Selenium + Java: How to get started

Why is Selenium Webdriver with Java a great choice for web service integration testing?

Selenium Webdriver is an amazing tool allowing you to interact with browsers installed on your system. It allows you to create test scenarios like “open this page – check if an element is visible – click on this button – check what happened by examining the DOM”. This testing approach is known as behavior-driven development (BDD). In other words – you write a separate test program which replaces the manual tests you would have performed during the development process.

Selenium is a tool that controls a web browser. To write test scenarios you can use a programming language like JavaScript or Java. A full list of supported languages can be found on this page.

Why Java? Java is one of the most popular programming languages. The community has developed many libraries for interacting with databases, web servers, file servers, Cloud Services and other resources you may need to access from your test application. This plethora of libraries will allow you to create powerful test scenarios .

Creating a Java Selenium project with Maven

The easiest way to write your first Selenium test scenario is to create a Java Maven project and include the Selenium WebDriver as a dependency. Fortunately Maven supports archetypes, predefined project templates which contain a minimal starting project structure. We will use one such archetype to get started quickly. We recommend using the IntelliJ IDEA.

To create your first Selenium Java project follow these steps:

  1. Start a new Project, select Maven as the project type
  2. Check the option for “Create from archetype”.
  3. Click on the “Add Archetype…” button.
  4. In the “Add Archetype” dialog window enter the following values:
    • GroupId: ru.stqa.selenium
    • ArtifactId: webdriver-testng-archetype
    • Version: 4.0
    • Leave Repository blank
  5. Select the newly added archetype in the list and click “Next”
  6. Enter your project’s Maven attributes:
    1. GroupId: com.my-first-level-domain.my-second-level-domain // This can be a series of identifiers particular to your company, project and other naming conventions your team has established, for example ‘com.yojimbocorp.seleniumdemo’
    2. ArtifactId: selenium-tests
    3. Leave Version as the default value
  7. Click “Next” until it changes to “Finish” (you may want to change the project name/location from the defaults).
  8. Your new project will open and maven will begin executing, once its complete, it will prompt you to “Import Changes” in the bottom right of your window.
  9. Click on “Import Changes” and wait while dependencies are imported/resolved.

Modify TestNgTestBase to handle missing Selenium Grid URL

Your project already contains demo test classes, so you can try running tests out of the box, but before your first test modify  the TestNgTestBase.initWebDriver method as follows

Replace

driver = WebDriverPool.DEFAULT.getDriver(gridHubUrl, capabilities);

with

try
{
  if (null == gridHubUrl || "".equals(gridHubUrl))
  {
    driver = WebDriverPool.DEFAULT.getDriver(capabilities);
    System.out.println("If you need Selenium Grid, please start Selenium " +
            "Server standalone and check file debug.properties and URL of grid.url.");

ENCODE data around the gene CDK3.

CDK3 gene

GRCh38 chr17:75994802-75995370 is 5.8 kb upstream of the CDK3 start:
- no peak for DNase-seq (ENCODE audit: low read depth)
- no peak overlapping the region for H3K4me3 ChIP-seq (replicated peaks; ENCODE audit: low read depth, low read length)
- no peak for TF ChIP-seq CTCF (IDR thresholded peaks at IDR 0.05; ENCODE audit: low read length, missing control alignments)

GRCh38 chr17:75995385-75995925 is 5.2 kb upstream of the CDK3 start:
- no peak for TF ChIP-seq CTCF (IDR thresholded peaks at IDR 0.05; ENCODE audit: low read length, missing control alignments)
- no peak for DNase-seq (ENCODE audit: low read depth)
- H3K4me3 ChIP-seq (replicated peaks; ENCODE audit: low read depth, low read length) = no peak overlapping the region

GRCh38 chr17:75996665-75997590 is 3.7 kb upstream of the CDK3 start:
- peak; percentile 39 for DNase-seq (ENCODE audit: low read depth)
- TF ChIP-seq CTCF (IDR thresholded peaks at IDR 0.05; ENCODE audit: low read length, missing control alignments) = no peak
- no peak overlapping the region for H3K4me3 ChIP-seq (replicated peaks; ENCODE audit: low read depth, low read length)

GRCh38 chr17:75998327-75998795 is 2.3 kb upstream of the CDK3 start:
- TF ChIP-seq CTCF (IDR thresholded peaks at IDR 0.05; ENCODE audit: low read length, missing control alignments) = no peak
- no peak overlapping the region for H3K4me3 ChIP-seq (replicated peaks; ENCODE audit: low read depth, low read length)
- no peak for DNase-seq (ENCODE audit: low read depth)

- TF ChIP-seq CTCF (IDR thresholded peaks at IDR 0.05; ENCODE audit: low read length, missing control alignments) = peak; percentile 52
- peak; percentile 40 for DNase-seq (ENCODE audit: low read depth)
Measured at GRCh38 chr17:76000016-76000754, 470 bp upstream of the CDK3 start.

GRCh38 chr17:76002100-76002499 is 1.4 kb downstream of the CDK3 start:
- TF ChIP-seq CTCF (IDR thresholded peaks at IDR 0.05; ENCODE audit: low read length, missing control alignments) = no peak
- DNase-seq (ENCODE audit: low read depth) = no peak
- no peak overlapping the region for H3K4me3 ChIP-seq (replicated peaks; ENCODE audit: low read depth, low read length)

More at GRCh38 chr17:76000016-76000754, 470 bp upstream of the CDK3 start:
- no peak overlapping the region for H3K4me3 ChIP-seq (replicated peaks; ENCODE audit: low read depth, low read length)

}
  else
  {
    driver = WebDriverPool.DEFAULT.getDriver(new URL(gridHubUrl), capabilities);
  }
} catch(MalformedURLException ex) {
  System.out.println("Invalid url specified in grid.url:" + ex.getMessage());
}

Customizing testing properties

Testing configuration is defined in the pom.xml file. Open the file and find the following section:

<plugin>
  <artifactId>maven-surefire-plugin</artifactId>
  <version>2.19.1</version>
  <configuration>
    <suiteXmlFiles>
      <suiteXmlFile>src/test/resources/testng.xml</suiteXmlFile>
    </suiteXmlFiles>
    <systemPropertyVariables>
      <application.properties>/application.properties</application.properties>
    </systemPropertyVariables>
  </configuration>
</plugin>

As you can see the file name used for defining testing properties, in this example its application.properties. If you open this file you will see parameters with placeholder values, e.g.

capabilities=${capabilities}
site.url=${site.url}
grid.url=${grid.url}

Back in pom.xml you will find a section of profiles for different browsers, each with a capabilities child tag. Firefox is set as the default browser.

<profile>
  <id>firefox</id>
  <properties>
    <capabilities>/firefox.capabilities</capabilities>
  </properties>
  <activation>
    <activeByDefault>true</activeByDefault>
  </activation>
</profile>

If you want to use one of the other profiles you can specify the profile in the Maven test command, e.g.

mvn -P chrome,localhost,nogrid test

To do it in IntelliJ IDEA open the Maven project panel by clicking on “Maven Projects” button:

If you expand “Run Configuration”, you will see the initial configuration created (if you don’t see one go to  the top menu, select Run->Edit Configurations click on the + and add a Maven configuration using a similar dialog to the one shown below). In the popup window you can specify the browser profile you prefer:

Running tests

Now you are ready to run your first test. Expand “Run Configuration”  in the Maven project tree and right click on “selenium tests”. In context menu press on “Run”.

You will see messages displayed in the Run panel (bottom of the IDE by default). You will also observe that Chrome is briefly opened and closed during the test run.

Congratulations! You are now ready to write some tests.

Contributed by Vlad (view original post here).
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